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Start a New Thanksgiving Tradition with the Three Sisters: Corn, Beans, and Squash
November 1, 2012

Many of you are already planning your Thanksgiving dinner with relatives and friends. But it’s not too late to invite the Three Sisters: corn, beans, and squash. Three Sisters recipes pay respect to a wonderful Native American tradition, are satisfying and filled with delicious flavors—and can easily replace turkey and other animal products on your Thanksgiving table.

Centuries before Europeans crossed the Atlantic, Native Americans developed an agricultural system for growing corn, beans, and squash symbiotically with no fertilizer and almost no weeding. The corn is a trellis for the bean stalks, beans provide nitrogen for the soil, and the squash’s leaves cover the ground and protect from pests.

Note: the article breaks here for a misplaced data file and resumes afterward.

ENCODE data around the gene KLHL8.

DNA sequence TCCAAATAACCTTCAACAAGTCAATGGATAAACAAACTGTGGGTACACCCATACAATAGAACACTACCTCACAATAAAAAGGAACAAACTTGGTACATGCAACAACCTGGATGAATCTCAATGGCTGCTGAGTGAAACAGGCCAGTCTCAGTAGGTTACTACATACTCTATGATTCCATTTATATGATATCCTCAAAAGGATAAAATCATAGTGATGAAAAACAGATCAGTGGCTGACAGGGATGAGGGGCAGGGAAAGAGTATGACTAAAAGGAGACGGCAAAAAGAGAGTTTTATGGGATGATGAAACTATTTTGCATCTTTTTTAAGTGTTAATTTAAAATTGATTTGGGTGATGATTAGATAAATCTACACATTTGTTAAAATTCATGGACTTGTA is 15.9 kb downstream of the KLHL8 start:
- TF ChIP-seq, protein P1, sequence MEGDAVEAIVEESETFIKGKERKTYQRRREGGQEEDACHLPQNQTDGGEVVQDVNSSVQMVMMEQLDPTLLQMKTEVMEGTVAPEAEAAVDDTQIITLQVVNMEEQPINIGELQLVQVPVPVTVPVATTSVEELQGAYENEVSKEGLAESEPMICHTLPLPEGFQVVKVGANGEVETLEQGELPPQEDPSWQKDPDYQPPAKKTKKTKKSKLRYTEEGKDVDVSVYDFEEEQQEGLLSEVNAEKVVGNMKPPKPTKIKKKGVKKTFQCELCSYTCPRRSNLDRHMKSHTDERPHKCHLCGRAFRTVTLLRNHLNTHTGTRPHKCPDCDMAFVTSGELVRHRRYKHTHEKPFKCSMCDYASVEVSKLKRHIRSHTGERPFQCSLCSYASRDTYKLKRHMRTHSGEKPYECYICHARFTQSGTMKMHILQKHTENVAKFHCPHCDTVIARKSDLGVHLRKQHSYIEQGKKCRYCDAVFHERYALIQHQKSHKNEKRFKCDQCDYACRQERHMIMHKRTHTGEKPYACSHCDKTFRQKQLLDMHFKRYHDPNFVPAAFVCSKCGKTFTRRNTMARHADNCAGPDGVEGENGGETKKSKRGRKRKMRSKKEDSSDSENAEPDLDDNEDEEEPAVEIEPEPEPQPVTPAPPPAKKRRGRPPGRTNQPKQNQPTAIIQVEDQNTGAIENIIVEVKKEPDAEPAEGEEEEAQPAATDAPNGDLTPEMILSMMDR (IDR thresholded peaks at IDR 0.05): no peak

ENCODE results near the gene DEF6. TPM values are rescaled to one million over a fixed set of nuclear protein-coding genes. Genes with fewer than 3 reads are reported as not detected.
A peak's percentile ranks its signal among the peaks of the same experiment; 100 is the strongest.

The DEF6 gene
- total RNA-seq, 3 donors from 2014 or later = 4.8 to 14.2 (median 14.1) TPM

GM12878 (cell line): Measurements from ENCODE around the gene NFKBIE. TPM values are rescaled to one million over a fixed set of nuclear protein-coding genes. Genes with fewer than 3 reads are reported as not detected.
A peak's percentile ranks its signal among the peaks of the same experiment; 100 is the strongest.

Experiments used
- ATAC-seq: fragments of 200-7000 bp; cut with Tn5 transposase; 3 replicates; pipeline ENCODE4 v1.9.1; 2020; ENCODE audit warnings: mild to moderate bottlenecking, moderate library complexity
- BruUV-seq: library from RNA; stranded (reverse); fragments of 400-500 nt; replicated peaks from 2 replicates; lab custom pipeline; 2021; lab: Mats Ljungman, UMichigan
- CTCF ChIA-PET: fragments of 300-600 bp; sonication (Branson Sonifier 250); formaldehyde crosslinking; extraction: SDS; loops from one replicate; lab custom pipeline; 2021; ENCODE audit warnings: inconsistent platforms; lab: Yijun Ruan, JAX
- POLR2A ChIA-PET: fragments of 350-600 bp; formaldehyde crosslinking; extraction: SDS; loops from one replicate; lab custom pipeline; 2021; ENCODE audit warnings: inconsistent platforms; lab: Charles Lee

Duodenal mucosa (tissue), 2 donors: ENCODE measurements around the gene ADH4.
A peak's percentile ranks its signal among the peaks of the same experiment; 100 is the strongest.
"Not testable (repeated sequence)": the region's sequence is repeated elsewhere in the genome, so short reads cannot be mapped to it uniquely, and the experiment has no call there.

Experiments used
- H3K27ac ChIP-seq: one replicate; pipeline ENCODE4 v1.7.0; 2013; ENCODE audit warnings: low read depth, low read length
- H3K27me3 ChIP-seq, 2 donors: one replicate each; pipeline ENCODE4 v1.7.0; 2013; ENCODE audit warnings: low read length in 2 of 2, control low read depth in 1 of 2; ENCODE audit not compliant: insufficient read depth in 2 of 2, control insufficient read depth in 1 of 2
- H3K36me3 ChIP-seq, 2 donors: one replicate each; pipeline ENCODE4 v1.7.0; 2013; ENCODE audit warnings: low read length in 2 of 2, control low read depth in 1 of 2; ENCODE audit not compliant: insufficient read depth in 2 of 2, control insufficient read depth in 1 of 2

When the pilgrims arrived, the Three Sisters was already a 300-year-old tradition in northeastern North America. The system had been used for much longer in other parts of the continent. Indigenous nations from North and Central America found endless ways to turn these simple foods into delicious and healthful feasts.

Watch the videos below to find out more about the Three Sisters and how to prepare Pueblo Pie and Harvest Pudding:

Pueblo Pie

Harvest Pudding

For detailed instructions and diagrams on how to grow a Three Sisters garden, visit PCRM.org/ThreeSisters.

This year, follow an old custom that breathes new meaning into giving thanks.
 


     

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